2 high-profile cases moved from prosecutor’s office amid federal probe

Katherine Kealoha (Image: Hawaii News Now)
Katherine Kealoha (Image: Hawaii News Now)
Updated: Feb. 26, 2019 at 11:04 AM HST
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HONOLULU (HawaiiNewsNow) - The city Prosecutor’s Office has kicked two high-profile cases to another agency, citing potential conflicts due to a widening federal investigation.

Both cases were handled by former deputy Prosecutor Katherine Kealoha, the one-time head of the career criminal unit ― who is now facing dozens of federal charges.

And the defendants in both cases are witnesses against her.

The cases were transferred to the state Attorney General’s office last week, but lawyers say they’ve been in limbo for years ― raising questions about whether it was improper for the Prosecutor’s Office to hold on to them for so long.

The first case dates back to August 2015. Defendant Tiffany Masunaga was arrested in a drug raid and large amounts of opioids were recovered.

Federal authorities say the opioids came from Dr. Rudy Puana, Kealoha’s younger brother.

An arraignment hearing is set for today in federal court for Katherine Kealoha and her brother...
An arraignment hearing is set for today in federal court for Katherine Kealoha and her brother Dr. Rudy Puana.

And earlier this month, Kealoha and Puana were indicted on a total of 54 counts of drug-related crimes.

Investigators say Kealoha assigned the Masunaga case to her own career criminal unit in an effort to control the case and protect her brother’s alleged drug distribution ring.

Masunaga’s attorney, William Harrison, had asked that the case be handed off years ago for this same reason.

“There have not only been violations with her due process but there’s professional conduct violations," he said.

Harrison believes the prosecutor’s office only now agreed to transfer the case because federal authorities publicly disclosed the alleged details of Kealoha’s involvement and because of ongoing media reports.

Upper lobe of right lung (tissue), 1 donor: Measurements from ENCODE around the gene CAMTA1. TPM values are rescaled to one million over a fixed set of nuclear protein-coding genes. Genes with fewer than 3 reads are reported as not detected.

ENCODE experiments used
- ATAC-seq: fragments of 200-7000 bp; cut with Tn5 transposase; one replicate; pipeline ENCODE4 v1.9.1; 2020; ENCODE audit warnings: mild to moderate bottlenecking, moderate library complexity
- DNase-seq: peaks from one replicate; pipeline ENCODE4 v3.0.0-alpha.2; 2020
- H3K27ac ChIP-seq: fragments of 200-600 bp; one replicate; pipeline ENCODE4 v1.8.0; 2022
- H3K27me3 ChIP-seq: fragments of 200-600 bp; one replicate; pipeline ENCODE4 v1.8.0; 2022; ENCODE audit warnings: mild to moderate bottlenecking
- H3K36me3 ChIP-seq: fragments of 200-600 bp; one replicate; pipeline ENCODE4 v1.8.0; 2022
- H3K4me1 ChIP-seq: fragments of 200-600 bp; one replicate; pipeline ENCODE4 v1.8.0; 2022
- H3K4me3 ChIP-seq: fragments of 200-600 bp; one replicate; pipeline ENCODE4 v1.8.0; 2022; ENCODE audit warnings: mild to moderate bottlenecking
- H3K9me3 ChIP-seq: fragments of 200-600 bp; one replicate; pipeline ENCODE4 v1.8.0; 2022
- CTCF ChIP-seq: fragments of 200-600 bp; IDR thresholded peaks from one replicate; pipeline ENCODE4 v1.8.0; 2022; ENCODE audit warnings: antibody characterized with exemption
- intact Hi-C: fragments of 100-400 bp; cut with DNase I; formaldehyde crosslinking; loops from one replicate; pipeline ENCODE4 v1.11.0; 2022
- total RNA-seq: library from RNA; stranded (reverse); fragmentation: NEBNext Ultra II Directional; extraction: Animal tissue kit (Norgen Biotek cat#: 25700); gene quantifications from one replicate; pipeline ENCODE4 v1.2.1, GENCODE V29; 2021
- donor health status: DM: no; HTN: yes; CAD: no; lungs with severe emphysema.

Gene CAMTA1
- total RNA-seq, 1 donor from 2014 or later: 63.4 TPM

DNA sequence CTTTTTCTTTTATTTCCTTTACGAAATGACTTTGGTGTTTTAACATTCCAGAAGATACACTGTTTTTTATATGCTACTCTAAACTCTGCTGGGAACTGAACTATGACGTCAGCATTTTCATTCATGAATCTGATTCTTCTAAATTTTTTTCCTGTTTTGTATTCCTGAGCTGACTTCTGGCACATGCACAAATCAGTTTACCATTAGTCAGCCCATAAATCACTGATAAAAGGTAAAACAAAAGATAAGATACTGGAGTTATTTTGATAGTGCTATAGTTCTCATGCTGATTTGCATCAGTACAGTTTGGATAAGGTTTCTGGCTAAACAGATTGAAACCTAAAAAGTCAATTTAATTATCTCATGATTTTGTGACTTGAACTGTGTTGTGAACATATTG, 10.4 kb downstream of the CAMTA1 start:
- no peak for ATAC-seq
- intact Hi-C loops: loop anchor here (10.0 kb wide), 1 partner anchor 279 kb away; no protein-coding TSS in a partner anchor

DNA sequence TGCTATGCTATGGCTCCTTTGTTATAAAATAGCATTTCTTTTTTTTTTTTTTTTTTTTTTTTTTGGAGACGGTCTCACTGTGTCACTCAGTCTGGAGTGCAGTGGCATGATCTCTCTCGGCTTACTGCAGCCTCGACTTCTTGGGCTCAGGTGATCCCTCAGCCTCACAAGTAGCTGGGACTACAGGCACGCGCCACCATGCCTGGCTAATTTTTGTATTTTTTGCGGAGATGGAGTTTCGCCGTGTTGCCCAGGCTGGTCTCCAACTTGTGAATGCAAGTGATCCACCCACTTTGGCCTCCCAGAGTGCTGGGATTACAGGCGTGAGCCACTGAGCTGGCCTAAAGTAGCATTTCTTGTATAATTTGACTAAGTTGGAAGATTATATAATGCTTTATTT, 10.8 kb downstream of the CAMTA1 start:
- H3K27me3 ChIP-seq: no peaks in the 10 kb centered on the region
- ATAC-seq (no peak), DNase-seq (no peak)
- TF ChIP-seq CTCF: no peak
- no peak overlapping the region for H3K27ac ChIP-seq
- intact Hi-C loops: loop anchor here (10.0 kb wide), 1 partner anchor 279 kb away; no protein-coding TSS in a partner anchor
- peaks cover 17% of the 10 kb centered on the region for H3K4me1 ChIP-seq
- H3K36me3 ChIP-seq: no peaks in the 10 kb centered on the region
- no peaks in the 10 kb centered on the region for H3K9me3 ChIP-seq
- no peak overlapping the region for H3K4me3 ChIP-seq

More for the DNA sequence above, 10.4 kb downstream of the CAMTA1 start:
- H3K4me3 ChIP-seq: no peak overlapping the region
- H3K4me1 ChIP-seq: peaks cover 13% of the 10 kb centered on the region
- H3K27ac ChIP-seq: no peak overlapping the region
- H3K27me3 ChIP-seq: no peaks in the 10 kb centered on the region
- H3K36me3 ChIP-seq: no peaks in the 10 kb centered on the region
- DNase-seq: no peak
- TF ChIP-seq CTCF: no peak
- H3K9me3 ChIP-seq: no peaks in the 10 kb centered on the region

The second case handed off to the state Attorney General’s Office is a convoluted DUI investigation from November 2016. In that incident, Police Sgt. Albert Lee’s subsidized vehicle crashed into an empty HECO building in Hawaii Kai.

That crash happened on the same day that Lee was called to testify before the federal grand jury investigating Kealoha.

The case was also assigned to Kealoha’s career criminal division ― an unusual move.

Lee’s attorney, Megan Kau, says Kealoha’s direct involvement in the DUI was the first red flag.

“These are deputies that handle defendants who have multiple felony convictions, are facing mandatory minimum life sentences or mandatory minimum sentences in Halawa," she said.

"Albert Lee’s case is not that ― so it’s very suspicious that this case got assigned to that division, especially when Katherine Kealoha was the chief of that division.”

The reason Lee became a witness against Kealoha in the first place was because of an arrest of a Honolulu businessman ― who also happens to be a convicted felon and a friend of Kealoha’s.

The businessman was wanted for a traffic warrant. And an officer who worked under Lee ― Jared Spiker ― went to arrest the businessman but missed him.

Spiker then got a call from the businessman.

In that phone call, which Spiker record, the businessman can be heard saying: “Listen, I going go to the top of the food chain. Trust me. Jared Spiker.”

The “top of the food chain” may have referred to Kealoha, who then called Spiker and ordered him to leave the businessman alone.

Lee defied that order and the businessman was arrested and subsequently pleaded “no contest” to the traffic crime.

Months later, Lee was charged with DUI in connection with the Hawaii Kai case.

Kau, his attorney, says given how the case was handled, it’s obvious her client is a victim of retaliation.

For what was a simple petty misdemeanor, the career criminal unit conducted DNA testing on Lee’s vehicle and sent it to the mainland. A traffic expert from the mainland was even flown in.

Kau says she has never seen the Prosecutor’s Office go to such lengths for a DUI case, especially since at that time, there was a backlog of sex assault cases ― hundreds of kits waiting for DNA testing.

“He was targeted and he was treated unfairly,” Kau said.

Kau and Harrison plan to meet with the state Attorney General’s office and file court motions to have both cases dismissed, saying the conflicts have tainted the evidence and cannot be overcome.

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